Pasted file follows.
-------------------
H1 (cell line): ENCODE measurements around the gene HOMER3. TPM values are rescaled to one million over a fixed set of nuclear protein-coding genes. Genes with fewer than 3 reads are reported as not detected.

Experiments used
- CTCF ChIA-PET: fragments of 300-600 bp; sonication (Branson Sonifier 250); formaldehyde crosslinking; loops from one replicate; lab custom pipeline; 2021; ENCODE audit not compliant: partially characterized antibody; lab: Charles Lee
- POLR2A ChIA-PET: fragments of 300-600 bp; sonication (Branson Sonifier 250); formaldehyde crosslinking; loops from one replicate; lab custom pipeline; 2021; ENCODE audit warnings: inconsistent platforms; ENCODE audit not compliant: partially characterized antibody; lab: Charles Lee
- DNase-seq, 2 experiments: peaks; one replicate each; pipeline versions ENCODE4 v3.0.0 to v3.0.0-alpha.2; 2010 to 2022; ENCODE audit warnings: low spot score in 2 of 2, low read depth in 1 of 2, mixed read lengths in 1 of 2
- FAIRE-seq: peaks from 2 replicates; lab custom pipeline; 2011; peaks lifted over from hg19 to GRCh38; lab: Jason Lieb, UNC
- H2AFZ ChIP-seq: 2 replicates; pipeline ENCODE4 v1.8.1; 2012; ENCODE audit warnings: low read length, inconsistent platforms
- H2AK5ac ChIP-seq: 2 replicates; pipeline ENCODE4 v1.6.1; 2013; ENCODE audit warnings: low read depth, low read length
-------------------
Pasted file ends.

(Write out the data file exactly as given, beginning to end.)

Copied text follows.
H1 (cell line): ENCODE measurements around the gene HOMER3. TPM values are rescaled to one million over a fixed set of nuclear protein-coding genes. Genes with fewer than 3 reads are reported as not detected.

Experiments used
- CTCF ChIA-PET: fragments of 300-600 bp; sonication (Branson Sonifier 250); formaldehyde crosslinking; loops from one replicate; lab custom pipeline; 2021; ENCODE audit not compliant: partially characterized antibody; lab: Charles Lee
- POLR2A ChIA-PET: fragments of 300-600 bp; sonication (Branson Sonifier 250); formaldehyde crosslinking; loops from one replicate; lab custom pipeline; 2021; ENCODE audit warnings: inconsistent platforms; ENCODE audit not compliant: partially characterized antibody; lab: Charles Lee
- DNase-seq, 2 experiments: peaks; one replicate each; pipeline versions ENCODE4 v3.0.0 to v3.0.0-alpha.2; 2010 to 2022; ENCODE audit warnings: low spot score in 2 of 2, low read depth in 1 of 2, mixed read lengths in 1 of 2
- FAIRE-seq: peaks from 2 replicates; lab custom pipeline; 2011; peaks lifted over from hg19 to GRCh38; lab: Jason Lieb, UNC
- H2AFZ ChIP-seq: 2 replicates; pipeline ENCODE4 v1.8.1; 2012; ENCODE audit warnings: low read length, inconsistent platforms
- H2AK5ac ChIP-seq: 2 replicates; pipeline ENCODE4 v1.6.1; 2013; ENCODE audit warnings: low read depth, low read length